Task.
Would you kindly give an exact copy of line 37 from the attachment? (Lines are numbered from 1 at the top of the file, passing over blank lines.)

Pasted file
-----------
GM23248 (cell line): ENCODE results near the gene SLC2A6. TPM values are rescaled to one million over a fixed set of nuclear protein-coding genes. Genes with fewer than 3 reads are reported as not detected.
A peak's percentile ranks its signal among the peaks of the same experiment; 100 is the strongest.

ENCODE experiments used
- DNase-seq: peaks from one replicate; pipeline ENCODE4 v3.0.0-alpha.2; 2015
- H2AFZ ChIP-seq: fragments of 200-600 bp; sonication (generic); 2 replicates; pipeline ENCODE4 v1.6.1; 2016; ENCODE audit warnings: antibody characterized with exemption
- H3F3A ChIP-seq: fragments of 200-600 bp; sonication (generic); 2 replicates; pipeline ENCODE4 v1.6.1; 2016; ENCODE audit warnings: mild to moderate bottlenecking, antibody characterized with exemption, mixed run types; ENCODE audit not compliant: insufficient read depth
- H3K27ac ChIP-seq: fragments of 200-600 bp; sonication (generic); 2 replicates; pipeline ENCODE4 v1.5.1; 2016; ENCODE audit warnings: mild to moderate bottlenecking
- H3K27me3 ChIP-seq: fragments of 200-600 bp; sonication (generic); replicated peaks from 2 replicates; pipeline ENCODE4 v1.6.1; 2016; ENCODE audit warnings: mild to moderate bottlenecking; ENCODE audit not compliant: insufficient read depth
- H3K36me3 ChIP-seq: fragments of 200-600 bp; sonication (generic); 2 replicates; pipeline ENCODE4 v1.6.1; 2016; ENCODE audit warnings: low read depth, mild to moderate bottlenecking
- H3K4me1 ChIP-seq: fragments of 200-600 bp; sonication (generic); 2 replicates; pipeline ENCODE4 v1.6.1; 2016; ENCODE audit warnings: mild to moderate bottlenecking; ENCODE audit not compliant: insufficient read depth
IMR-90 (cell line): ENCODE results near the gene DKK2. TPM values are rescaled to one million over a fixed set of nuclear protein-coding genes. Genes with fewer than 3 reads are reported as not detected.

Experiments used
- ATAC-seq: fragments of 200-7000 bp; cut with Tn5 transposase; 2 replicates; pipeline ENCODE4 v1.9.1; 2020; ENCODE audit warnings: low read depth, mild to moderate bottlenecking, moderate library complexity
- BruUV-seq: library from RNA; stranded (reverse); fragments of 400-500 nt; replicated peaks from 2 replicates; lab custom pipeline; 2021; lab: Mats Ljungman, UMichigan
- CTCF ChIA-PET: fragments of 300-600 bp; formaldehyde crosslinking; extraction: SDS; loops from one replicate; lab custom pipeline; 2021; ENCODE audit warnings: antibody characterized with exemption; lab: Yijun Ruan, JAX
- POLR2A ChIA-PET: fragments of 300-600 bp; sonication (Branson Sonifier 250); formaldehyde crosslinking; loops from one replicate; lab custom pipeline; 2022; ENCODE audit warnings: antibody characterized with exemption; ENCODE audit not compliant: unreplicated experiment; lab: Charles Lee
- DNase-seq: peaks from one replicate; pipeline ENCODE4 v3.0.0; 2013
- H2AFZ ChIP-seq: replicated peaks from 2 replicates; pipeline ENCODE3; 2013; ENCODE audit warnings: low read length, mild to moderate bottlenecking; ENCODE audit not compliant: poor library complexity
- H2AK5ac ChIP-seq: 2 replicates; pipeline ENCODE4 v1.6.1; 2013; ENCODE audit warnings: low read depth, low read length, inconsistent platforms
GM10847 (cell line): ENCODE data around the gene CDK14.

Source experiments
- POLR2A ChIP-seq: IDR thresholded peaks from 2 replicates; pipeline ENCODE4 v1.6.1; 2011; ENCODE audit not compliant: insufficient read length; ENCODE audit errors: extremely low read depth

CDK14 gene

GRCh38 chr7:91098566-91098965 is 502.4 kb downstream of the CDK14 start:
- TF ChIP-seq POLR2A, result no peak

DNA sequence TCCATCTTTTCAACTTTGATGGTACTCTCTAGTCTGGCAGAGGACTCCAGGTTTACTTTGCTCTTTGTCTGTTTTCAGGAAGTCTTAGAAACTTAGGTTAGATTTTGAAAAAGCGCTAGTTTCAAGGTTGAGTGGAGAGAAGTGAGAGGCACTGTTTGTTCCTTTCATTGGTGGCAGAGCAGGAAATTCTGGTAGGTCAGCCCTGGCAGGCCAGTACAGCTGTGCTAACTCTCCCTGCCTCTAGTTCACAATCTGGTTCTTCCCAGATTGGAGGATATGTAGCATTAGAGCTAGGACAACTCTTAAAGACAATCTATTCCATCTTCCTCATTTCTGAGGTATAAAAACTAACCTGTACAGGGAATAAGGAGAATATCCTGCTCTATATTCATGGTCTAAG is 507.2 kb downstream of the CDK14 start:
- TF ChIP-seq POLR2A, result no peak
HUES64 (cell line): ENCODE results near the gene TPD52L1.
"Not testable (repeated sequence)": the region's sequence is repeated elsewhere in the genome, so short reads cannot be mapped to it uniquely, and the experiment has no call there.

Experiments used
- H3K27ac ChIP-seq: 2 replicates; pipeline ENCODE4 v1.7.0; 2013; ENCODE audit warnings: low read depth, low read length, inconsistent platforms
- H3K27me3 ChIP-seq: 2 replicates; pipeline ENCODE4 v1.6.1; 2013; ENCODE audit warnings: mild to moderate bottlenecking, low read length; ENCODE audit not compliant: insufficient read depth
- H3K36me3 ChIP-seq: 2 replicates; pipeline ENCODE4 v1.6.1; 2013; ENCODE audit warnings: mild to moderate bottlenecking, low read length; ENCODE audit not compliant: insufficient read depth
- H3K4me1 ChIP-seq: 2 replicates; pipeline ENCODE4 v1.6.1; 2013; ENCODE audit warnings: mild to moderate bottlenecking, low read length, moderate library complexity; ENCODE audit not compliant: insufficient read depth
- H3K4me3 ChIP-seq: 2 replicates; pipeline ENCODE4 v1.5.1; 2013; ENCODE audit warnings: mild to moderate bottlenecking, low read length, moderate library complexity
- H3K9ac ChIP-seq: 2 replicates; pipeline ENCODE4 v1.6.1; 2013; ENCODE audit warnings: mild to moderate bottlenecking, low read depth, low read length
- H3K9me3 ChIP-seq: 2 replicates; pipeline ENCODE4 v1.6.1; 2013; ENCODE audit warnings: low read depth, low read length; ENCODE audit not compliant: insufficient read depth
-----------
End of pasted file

- H3K9me3 ChIP-seq: 2 replicates; pipeline ENCODE4 v1.6.1; 2013; ENCODE audit warnings: low read depth, low read length; ENCODE audit not compliant: insufficient read depth